Volume 113, Issue 4, April 2003
Index of content:
- ULTRASONICS, QUANTUM ACOUSTICS, AND PHYSICAL EFFECTS OF SOUND 
113(2003); http://dx.doi.org/10.1121/1.1559177View Description Hide Description
Attenuation in a gas results from a combination of classical attenuation, attenuation from diffusion, and attenuation due to molecular relaxation. In previous papers [J. Acoust. Soc. Am. 109, 1955 (2001); 110, 2974 (2001)] a model is described that predicts the attenuation from vibrational relaxation in gas mixtures. In order to validate this model, the attenuation was measured using a pulse technique with four transducer pairs, each with a different resonant frequency. The attenuation calculated using the model was compared to the measured values for a variety of gases including: air, oxygen, methane, hydrogen, and mixtures of oxygen/nitrogen, methane/nitrogen, carbon dioxide/nitrogen, and hydrogen/nitrogen. After the measured data is corrected for diffraction, the model matches the trends in the measured attenuation spectrum for this extensive set of gas mixtures.
113(2003); http://dx.doi.org/10.1121/1.1554694View Description Hide Description
The scattering of the SH0 mode from discontinuities in the geometry of a plate has been studied. Both finite element and modal decomposition methods have been used to study the reflection and transmission characteristics from a thickness step in a plate, obtaining very good agreement. The significance of nonpropagating modes in the scattering from steps in plates has been specifically investigated. A method to approximate the reflection from rectangular notches by superimposing the reflection from a step down (start of the notch) and a step up (end of the notch) has been proposed. It is demonstrated that it is possible to use this method to obtain the reflection from a notch of any depth and at any frequency. The effect of frequency on the reflection from notches has been examined. The limits of this method in approximating cracklike defects have also been studied.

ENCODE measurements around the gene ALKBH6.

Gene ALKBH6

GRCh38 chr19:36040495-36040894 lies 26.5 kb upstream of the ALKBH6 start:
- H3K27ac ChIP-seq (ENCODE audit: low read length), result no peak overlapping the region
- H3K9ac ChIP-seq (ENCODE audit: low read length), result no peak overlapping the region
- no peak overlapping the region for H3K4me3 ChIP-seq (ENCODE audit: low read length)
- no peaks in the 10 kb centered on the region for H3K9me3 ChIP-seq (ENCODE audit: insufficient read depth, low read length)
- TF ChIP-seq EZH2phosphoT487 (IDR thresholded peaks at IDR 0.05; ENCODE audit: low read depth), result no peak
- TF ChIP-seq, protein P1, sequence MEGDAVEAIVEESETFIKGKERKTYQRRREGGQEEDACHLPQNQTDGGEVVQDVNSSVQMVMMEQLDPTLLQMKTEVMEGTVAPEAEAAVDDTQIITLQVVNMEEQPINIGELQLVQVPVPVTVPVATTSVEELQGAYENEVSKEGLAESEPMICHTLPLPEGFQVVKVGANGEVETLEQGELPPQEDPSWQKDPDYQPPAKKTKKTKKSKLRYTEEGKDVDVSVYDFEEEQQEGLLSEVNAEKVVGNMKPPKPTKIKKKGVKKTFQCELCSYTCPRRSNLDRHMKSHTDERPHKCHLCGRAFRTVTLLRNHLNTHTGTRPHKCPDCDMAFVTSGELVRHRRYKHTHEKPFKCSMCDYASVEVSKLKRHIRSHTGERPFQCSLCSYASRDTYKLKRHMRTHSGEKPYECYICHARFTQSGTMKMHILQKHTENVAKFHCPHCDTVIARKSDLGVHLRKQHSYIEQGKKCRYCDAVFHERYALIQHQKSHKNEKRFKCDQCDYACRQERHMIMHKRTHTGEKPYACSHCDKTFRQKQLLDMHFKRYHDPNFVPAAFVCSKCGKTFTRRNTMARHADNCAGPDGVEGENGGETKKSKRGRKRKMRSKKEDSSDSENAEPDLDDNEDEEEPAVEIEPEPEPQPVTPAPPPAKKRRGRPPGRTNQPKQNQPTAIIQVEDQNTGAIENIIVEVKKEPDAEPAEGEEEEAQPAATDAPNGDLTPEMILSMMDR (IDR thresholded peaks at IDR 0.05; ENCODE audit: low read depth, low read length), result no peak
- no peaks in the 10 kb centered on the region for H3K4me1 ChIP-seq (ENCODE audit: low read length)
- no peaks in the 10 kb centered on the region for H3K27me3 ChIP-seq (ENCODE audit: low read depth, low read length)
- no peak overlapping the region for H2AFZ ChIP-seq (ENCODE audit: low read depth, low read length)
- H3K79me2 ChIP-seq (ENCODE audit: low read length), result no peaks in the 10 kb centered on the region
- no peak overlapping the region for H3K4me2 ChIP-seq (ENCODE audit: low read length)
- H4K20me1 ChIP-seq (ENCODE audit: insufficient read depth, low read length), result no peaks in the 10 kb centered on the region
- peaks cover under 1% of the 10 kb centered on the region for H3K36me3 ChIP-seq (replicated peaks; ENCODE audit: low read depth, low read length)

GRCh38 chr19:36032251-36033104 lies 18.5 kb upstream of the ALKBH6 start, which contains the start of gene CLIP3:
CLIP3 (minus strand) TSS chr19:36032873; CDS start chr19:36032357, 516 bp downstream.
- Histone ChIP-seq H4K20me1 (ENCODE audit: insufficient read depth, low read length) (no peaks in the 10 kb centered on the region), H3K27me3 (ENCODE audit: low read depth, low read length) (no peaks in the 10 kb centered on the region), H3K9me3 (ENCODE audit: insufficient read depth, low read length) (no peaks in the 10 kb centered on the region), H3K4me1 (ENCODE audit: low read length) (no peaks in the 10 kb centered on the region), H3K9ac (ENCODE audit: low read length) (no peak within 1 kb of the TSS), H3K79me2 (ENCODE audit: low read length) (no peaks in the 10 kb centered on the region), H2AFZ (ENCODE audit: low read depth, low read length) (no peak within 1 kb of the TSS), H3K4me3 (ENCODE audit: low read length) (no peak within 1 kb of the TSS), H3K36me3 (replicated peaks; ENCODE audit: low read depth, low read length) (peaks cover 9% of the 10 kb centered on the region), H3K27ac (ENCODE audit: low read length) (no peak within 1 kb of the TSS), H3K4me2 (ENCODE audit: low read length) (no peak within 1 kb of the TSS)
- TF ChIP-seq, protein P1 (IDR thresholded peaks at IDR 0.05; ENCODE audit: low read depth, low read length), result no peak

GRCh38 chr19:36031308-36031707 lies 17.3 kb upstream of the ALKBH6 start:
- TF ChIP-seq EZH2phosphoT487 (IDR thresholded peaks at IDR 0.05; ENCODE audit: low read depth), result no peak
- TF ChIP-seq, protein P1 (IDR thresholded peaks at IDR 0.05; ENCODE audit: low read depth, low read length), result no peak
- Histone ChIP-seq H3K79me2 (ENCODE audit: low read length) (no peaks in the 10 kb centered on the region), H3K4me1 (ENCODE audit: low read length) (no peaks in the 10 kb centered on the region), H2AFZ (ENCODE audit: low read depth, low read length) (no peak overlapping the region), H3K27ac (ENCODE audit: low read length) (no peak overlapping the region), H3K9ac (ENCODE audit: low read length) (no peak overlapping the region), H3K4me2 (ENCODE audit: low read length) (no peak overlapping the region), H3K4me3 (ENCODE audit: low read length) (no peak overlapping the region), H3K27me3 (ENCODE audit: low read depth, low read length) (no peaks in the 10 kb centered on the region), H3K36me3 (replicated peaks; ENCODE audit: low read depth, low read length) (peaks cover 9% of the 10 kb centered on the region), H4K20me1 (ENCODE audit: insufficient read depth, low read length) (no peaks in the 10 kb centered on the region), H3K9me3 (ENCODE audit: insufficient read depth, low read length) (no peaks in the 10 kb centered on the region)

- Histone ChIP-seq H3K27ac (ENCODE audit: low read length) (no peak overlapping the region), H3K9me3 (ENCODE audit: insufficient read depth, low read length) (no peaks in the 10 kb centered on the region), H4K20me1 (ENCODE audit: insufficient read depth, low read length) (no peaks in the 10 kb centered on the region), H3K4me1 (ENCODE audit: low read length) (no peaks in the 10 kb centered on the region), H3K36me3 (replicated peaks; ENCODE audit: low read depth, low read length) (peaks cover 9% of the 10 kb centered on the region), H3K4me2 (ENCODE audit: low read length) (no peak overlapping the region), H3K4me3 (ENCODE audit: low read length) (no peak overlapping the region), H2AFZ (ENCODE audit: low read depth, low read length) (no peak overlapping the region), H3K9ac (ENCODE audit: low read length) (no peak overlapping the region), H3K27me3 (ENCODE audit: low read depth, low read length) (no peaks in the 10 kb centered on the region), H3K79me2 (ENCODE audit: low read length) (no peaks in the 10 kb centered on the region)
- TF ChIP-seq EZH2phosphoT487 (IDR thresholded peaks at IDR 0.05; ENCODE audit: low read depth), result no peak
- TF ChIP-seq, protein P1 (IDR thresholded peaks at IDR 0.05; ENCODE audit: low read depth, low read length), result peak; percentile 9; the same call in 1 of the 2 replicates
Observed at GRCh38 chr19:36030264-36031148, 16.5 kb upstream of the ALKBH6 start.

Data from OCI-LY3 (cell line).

113(2003); http://dx.doi.org/10.1121/1.1555076View Description Hide Description
Experiments with an annular thermoacoustic engine employing quasiadiabatic interaction between traveling acoustic waves and an inhomogeneously heated porous material indicate the presence of a closed-loop mass flux. A qualitative modeling of the enthalpy flux in the thermoacoustic core provides an opportunity to estimate the thermal convection associated with this mass flux, by using temperature measurement at different positions in the system. The estimated acoustically induced mass flux is in accordance with recent theoretical results.